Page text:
Of course, beauty is in the eye of the beholder. Tesla's snub-nose models project a modern "anti-grille" attitude as a rebuke to gasoline rivals, but that look is aging.
Some analysts and designers think the newly available real estate should be more than a blank space.
Stephanie Brinley, principal automotive analyst at IHS Markit, compares the industry's new exploration of grilles to the design challenge automakers faced to comply with bumper regulations in the mid-1970s.
"It is interesting watching the industry adapt functional changes into car design," Brinley said. "Often, the initial efforts are clumsy, but it gets stronger over time.
"What does not change in the grille transition is that it still creates a face that communicates the personality of the vehicle and still has to deliver a credible brand story. Whether that brand story includes 100 years of history or is one of new beginnings and just starting out, people need to be able to see it and identify it."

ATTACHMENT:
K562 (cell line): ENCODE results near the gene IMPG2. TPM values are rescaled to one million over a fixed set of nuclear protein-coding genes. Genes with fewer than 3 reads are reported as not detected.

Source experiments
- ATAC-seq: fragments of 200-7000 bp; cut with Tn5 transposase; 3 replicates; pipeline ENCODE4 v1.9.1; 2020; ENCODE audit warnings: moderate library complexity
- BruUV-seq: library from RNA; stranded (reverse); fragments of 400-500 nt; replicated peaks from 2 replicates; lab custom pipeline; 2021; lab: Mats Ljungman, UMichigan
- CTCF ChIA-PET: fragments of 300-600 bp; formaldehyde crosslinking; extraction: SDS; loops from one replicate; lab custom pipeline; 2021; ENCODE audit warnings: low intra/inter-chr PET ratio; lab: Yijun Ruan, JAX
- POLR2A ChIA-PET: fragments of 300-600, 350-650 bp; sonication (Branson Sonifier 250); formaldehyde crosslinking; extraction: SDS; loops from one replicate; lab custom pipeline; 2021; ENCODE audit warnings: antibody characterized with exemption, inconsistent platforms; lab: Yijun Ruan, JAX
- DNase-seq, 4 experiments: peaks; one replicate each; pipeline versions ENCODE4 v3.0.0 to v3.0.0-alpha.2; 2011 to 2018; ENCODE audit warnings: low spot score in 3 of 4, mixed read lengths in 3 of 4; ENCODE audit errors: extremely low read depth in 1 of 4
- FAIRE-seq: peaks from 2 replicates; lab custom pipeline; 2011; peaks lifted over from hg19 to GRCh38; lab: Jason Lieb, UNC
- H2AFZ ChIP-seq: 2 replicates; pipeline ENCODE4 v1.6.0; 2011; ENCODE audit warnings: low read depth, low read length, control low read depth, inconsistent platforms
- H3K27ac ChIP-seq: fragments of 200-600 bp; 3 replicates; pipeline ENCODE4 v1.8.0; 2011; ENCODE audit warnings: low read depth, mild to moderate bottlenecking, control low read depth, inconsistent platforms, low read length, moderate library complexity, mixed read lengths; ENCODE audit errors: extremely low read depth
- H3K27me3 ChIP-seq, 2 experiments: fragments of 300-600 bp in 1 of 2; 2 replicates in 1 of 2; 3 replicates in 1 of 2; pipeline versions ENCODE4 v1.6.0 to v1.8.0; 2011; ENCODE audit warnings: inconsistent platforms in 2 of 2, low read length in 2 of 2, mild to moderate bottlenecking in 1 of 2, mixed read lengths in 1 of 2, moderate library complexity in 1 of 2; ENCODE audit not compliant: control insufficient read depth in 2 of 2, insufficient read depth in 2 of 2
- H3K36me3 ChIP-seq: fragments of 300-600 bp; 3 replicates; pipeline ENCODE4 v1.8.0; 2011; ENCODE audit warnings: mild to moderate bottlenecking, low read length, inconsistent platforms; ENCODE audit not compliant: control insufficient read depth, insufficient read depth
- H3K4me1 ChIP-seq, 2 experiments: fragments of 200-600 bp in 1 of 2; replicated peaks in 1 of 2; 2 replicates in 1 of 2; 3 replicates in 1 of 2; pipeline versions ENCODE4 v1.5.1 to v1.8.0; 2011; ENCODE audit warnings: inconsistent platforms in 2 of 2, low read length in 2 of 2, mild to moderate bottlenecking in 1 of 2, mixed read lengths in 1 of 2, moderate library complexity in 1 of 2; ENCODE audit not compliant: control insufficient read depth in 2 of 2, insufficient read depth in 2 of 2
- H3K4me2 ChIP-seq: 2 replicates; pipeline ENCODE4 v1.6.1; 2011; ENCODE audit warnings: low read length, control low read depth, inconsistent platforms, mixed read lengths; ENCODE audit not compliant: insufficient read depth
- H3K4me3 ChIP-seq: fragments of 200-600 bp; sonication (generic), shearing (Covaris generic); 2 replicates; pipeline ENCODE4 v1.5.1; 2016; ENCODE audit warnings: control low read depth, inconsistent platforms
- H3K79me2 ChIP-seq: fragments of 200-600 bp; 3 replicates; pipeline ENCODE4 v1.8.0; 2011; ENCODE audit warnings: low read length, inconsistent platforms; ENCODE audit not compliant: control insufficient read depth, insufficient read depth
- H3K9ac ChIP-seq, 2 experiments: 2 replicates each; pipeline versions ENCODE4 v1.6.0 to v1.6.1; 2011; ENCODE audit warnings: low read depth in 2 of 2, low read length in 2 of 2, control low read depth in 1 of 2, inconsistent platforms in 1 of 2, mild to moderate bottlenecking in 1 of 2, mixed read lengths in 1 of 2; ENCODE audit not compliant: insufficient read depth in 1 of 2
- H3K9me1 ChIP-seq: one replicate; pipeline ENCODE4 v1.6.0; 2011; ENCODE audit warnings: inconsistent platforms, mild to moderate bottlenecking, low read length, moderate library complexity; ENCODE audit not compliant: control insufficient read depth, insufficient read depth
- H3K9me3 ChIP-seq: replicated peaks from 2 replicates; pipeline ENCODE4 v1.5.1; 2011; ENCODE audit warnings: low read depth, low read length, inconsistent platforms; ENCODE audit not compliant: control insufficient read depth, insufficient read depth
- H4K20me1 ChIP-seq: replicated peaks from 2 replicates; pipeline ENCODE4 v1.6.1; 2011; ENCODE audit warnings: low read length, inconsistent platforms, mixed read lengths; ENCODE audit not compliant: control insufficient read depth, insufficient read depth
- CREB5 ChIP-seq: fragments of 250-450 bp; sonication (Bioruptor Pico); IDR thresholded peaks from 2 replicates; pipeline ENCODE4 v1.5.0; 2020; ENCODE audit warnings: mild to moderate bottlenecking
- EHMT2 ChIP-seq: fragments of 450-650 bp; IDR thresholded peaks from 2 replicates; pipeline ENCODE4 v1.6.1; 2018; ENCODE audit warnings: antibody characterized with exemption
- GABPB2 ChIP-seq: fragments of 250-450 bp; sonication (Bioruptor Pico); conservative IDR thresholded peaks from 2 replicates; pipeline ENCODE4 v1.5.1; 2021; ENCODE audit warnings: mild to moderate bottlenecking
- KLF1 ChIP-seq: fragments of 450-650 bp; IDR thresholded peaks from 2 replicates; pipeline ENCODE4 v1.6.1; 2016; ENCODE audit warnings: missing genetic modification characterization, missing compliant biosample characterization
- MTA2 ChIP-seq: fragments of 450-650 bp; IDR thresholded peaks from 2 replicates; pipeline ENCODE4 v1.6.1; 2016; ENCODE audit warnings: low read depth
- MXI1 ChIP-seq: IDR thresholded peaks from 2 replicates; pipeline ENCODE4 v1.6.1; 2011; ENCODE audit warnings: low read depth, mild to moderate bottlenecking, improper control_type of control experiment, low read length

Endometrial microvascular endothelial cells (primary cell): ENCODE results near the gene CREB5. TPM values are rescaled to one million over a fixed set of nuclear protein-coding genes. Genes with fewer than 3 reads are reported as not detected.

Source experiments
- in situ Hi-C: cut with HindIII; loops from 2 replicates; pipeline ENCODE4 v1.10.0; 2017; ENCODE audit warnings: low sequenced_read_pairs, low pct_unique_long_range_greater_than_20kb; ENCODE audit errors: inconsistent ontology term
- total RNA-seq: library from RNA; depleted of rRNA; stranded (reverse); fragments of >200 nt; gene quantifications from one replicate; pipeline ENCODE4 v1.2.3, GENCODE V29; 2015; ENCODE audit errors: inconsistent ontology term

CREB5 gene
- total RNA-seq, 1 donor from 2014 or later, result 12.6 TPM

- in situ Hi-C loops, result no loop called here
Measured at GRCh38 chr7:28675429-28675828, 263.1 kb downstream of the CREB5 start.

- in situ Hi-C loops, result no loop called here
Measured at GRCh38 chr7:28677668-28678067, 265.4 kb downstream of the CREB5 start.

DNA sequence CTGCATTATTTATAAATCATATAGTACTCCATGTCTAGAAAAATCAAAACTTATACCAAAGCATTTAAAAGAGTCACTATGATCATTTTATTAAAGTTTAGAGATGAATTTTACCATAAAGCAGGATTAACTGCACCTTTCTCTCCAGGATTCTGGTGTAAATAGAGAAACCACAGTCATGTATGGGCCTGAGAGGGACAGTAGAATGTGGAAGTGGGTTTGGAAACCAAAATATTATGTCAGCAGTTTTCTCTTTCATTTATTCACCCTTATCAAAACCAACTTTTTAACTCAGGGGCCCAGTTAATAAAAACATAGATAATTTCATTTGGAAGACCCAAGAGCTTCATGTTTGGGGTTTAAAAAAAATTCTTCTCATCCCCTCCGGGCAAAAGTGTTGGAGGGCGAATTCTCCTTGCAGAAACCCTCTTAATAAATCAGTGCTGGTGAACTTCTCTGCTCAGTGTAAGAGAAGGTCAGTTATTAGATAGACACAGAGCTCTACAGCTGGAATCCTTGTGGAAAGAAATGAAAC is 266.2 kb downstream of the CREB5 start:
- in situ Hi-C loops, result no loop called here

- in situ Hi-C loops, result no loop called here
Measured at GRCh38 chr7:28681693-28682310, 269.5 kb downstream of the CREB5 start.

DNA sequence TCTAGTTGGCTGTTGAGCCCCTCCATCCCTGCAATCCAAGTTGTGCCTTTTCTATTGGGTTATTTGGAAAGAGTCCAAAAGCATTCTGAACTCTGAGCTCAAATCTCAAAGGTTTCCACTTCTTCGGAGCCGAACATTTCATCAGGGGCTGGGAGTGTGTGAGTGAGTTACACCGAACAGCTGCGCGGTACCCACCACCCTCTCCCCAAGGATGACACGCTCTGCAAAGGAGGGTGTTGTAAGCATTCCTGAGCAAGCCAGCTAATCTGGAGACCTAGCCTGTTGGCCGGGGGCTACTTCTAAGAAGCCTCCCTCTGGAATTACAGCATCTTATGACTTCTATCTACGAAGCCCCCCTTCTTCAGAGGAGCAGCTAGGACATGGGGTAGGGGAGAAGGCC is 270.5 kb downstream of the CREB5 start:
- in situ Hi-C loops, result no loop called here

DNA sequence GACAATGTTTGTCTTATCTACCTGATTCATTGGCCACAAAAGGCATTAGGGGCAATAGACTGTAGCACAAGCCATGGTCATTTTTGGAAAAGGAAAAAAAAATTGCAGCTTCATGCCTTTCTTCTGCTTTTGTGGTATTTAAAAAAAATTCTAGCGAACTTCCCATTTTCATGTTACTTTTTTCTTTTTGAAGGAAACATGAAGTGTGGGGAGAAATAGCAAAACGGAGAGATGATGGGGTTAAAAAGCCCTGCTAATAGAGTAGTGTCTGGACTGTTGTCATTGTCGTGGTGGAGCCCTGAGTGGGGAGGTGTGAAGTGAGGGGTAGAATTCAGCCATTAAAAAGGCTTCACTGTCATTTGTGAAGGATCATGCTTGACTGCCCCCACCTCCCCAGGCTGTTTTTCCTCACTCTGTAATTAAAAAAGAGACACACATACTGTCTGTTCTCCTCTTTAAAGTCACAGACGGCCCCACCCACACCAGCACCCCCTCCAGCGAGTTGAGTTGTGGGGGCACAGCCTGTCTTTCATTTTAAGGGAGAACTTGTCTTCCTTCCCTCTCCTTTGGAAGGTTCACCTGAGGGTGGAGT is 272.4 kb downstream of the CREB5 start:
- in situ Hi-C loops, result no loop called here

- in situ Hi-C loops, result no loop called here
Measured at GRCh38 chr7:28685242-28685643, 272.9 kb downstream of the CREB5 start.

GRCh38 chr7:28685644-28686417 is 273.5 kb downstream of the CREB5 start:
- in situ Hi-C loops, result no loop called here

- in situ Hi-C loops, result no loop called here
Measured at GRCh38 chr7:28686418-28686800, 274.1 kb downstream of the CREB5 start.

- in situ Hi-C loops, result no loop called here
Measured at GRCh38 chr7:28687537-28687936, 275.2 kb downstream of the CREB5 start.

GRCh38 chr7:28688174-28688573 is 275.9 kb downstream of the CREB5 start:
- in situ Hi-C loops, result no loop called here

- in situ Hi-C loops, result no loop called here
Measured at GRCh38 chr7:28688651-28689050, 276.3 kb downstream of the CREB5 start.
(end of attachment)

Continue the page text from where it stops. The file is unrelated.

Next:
Lucid is a new EV brand with none of the design baggage of traditional automakers. Brinley sees the horizontal light bar across the front fascia of Lucid's Air sedan, along with its lower cooling vent, as futuristic and premium.
In contrast, the Mustang Mach-E electric crossover must communicate a link between Ford Motor Co.'s storied past and its bright future. Ford has chosen an oval-ish shape, done in body color, with black accents for the grille area in its mainstream versions. But the high-performance GT gets a fully blacked-out piece that is textured to simulate vent intakes.
"Ford's mission with the Mach-E is to get people comfortable with an EV," Brinley said, "as well as taking Mustang heritage into the crossover space."